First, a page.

The head of the U.S. space agency, NASA, has resigned after a tumultuous three years in office that included the loss of a space shuttle and its seven astronauts. A spokesman for President Bush has acknowledged that Sean O'Keefe intends to step down. Mr. O'Keefe is credited with beginning to reorient an agency beset by budget troubles and what some have called a lack of focus.
Sean O'Keefe became NASA administrator with a Bush administration mandate to get the agency's spending under control, particularly the escalating cost of the international space station. Unlike some previous NASA bosses who were aerospace engineers or astronauts, he is a management specialist who had been the deputy director of the agency that oversees the government's budget.
Thirty six months later, Mr. O'Keefe is given credit for beginning to change the way NASA projects costs on its big, multi-year technical programs. But the calamitous disintegration of the space shuttle Columbia and the death of its seven astronauts in early 2003 ensured that his tenure would not be simply about counting coins.
The Columbia accident set off a major Bush administration change in space policy. Instead of perpetuating the U.S. presence in low Earth orbit with the shuttle and space station, Mr. Bush in January announced plans to return astronauts to the moon late in the next decade with the longer term goal of sending humans to Mars. The shuttle is to be phased out by 2010 with U.S. participation in the space station after that still uncertain. New space exploration technologies are to be developed, including a new spaceship to ferry astronauts long distances.
In the meantime, Mr. O'Keefe has presided over a revamp of the shuttle program, which includes major enhancements in technology and procedures to help ensure its remaining missions are safe once it returns to flight next year. He has instituted management reforms intended to make NASA much more safety oriented.
A White House spokesman says President Bush believes Mr. O'Keefe has done a great job, and the head of the U.S. House of Representatives committee that oversees NASA says he has left the space agency in far better shape than he found it.
George Washington University space policy analyst Ray Williamson says Mr. O'Keefe's resignation is not surprising. "I'm not sure that having Sean O'Keefe stay longer would actually help that much at this point. He's made his mark on the agency and I'm not sure that he could accomplish a whole lot more," he said.
George Whitesides, executive director of the National Space Society, a private space advocacy organization headquartered in Washington agrees.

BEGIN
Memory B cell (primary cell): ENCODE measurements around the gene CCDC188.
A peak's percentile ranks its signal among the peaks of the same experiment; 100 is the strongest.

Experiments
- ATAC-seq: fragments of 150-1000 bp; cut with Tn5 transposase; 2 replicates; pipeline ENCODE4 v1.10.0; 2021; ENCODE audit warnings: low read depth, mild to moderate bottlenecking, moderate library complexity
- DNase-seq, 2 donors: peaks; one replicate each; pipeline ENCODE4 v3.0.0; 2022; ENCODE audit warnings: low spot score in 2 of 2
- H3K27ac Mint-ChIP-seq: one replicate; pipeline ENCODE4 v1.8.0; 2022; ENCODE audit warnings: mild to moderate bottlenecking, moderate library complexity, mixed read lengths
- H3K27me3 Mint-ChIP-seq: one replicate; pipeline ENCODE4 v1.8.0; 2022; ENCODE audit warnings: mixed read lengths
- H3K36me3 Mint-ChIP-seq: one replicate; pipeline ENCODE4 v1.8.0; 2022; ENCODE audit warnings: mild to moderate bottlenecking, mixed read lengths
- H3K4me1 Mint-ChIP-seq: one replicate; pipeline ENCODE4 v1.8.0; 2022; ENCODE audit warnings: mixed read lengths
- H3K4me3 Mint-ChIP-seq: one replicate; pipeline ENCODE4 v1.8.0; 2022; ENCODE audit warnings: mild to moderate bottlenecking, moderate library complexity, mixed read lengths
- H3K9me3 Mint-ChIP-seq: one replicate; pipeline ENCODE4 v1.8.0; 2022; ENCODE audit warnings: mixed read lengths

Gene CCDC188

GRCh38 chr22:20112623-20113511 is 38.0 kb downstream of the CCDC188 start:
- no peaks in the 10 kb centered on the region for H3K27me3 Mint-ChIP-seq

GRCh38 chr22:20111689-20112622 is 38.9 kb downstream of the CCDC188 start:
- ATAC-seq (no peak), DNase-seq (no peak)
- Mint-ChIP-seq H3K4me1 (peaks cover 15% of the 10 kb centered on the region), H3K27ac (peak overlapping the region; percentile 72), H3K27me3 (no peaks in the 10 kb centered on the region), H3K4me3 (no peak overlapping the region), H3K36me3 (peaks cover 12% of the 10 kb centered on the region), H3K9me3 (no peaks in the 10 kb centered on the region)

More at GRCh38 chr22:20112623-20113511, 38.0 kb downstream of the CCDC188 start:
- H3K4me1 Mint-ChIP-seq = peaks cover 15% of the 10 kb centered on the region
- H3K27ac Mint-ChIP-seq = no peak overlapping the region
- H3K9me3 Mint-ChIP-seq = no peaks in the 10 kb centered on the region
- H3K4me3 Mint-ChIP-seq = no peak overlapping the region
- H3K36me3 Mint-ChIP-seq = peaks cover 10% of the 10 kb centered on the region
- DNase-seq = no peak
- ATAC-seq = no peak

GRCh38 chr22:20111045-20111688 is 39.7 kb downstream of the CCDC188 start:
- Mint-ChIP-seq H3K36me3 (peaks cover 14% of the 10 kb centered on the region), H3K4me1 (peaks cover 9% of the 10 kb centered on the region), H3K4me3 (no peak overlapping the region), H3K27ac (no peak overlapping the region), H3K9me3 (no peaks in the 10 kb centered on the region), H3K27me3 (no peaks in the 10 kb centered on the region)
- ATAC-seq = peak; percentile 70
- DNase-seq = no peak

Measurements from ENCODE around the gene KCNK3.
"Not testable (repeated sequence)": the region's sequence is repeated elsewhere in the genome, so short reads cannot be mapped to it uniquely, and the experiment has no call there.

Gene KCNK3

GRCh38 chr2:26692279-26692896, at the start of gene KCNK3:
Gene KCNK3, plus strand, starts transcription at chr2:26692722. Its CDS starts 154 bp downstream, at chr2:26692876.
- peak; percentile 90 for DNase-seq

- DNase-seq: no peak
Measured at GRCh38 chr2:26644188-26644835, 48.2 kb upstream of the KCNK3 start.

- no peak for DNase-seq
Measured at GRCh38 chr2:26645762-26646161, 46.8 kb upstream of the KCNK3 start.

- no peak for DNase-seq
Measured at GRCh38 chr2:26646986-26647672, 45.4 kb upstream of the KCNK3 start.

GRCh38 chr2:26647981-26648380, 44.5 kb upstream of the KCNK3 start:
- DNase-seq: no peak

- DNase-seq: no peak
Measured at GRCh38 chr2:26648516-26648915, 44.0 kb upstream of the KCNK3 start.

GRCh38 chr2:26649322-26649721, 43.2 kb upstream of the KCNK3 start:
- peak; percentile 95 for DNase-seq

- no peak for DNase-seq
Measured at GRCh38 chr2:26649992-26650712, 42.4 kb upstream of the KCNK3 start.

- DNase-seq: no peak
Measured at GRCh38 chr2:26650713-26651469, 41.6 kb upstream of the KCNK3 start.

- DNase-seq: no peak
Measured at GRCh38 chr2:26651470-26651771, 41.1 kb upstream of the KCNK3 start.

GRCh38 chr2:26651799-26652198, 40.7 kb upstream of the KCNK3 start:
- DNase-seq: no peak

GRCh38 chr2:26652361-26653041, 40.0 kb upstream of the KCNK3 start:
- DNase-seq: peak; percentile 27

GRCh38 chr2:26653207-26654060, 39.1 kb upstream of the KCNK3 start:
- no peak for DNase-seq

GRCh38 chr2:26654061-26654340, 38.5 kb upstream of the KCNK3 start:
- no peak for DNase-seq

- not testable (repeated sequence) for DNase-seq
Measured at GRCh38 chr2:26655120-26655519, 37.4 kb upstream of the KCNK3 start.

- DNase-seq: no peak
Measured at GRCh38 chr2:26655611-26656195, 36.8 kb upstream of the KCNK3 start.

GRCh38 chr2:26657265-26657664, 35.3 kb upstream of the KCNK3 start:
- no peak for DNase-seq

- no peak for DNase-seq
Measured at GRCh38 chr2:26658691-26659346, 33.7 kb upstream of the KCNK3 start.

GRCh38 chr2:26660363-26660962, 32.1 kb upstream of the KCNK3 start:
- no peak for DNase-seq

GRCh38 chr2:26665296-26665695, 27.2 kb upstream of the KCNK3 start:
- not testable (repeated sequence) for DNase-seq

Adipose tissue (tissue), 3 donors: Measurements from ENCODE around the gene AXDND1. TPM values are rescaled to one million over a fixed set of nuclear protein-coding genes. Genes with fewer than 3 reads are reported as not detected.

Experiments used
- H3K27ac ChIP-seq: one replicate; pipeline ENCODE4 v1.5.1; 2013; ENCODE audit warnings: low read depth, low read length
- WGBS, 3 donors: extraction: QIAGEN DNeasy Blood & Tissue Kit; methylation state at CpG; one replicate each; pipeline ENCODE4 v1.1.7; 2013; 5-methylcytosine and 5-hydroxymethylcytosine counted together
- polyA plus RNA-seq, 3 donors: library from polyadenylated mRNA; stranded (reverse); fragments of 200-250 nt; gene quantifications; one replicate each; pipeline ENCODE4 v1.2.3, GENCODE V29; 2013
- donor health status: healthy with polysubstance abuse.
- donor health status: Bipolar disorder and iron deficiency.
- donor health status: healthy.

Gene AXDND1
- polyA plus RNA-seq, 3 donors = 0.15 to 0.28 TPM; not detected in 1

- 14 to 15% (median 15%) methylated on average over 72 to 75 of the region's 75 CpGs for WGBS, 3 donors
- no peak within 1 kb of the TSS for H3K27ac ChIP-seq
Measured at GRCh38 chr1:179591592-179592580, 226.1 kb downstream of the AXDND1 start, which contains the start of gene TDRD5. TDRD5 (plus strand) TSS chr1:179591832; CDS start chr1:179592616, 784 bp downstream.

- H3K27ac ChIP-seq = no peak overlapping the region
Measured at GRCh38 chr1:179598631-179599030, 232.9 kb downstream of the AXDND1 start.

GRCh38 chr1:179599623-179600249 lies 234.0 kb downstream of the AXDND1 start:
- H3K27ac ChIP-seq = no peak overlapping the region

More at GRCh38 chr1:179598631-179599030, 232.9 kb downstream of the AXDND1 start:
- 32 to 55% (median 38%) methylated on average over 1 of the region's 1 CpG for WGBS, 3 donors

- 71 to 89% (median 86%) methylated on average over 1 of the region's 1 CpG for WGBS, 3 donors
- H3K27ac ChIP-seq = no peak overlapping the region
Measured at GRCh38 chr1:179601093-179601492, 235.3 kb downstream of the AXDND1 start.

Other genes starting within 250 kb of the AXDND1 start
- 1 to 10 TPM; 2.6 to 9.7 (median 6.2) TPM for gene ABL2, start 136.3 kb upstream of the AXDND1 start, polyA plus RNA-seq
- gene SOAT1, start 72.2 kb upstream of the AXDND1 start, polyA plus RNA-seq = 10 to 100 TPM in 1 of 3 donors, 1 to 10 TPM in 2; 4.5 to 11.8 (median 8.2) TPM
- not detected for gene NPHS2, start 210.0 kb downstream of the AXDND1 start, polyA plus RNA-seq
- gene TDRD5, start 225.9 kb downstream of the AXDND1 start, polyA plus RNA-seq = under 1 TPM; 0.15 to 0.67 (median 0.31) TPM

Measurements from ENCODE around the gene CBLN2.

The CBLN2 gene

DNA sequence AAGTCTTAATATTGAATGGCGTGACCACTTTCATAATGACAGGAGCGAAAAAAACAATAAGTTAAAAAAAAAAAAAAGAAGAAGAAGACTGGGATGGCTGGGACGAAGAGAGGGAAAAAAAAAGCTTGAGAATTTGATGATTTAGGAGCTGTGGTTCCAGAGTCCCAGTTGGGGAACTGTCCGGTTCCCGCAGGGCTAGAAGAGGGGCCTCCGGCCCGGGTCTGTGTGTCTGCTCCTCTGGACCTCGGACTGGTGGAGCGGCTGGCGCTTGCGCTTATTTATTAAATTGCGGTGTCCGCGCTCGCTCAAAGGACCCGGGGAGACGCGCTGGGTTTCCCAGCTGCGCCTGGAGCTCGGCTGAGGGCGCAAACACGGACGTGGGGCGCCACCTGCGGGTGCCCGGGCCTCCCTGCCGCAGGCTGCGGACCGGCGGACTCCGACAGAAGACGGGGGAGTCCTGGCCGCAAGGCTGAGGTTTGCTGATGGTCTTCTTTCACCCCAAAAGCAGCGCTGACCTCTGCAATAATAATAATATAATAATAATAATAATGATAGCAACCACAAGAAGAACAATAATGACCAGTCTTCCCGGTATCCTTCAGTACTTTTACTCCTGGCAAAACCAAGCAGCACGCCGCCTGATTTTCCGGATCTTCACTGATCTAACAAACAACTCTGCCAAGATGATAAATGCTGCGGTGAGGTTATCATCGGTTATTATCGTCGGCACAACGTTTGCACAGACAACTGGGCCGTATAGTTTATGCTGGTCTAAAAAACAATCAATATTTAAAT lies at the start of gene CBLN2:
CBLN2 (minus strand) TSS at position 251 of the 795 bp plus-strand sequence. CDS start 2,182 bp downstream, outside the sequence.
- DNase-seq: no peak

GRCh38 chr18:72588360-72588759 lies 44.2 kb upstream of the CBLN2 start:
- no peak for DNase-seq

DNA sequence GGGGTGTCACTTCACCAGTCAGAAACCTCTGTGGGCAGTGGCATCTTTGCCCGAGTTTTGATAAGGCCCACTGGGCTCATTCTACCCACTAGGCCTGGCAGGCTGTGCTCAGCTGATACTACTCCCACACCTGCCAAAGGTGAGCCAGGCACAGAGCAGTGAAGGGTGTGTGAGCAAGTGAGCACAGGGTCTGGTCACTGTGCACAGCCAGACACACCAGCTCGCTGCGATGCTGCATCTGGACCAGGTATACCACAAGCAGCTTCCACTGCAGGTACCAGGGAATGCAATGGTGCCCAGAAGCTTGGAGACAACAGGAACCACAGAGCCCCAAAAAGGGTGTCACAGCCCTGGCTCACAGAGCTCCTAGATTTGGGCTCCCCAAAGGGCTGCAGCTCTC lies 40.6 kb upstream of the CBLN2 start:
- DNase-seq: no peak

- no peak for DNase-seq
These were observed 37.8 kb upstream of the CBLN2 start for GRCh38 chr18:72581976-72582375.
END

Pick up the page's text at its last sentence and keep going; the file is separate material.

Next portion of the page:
"My sense is this was the right time for him," he said. "He has always been someone who was going to help take the agency form a place where they had substantial problems of finances and otherwise to a place where someone else could start pushing forward on the vision. I think he's done that job and feels it's time to step aside and let somebody else take it from here."
But Ray Williamson at George Washington University wonders whether NASA's new emphasis on outer space exploration will come at the expense of other long-standing programs, such as its environmental monitoring missions from space.
"There are a number of people in the professional community that question whether NASA will now cut back on its efforts to explore an Earth-based kind of exploration from space and still continue to attempt to tackle some of the major environmental and other concerns about the globe and the future habitability of Earth."
Mr. O'Keefe has also been criticized for refusing to send astronauts to extend the life of the Hubble Space Telescope. He has called instead for development of robotic capabilities for that purpose so a shuttle crew would not be subjected to what he has described as a risky mission. But a prestigious National Academy of Sciences panel has rejected his view, saying a Hubble visit would pose no more risk than a trip to the space station.
The National Space Society's George Whitesides says the next NASA administrator will find such issues a major challenge. "The person will have to navigate the identity of NASA itself. Is it going to be defined as an exploration agency? Is it going to stay with some mix of other things? What is NASA really for? I think these are the most important questions the next administrator is going to have to come to a leadership consensus on and that is not an easy thing to do," he said.
In the meantime, news reports say Sean O'Keefe is being considered for the post of chancellor of Louisiana State University at more than three times his NASA salary.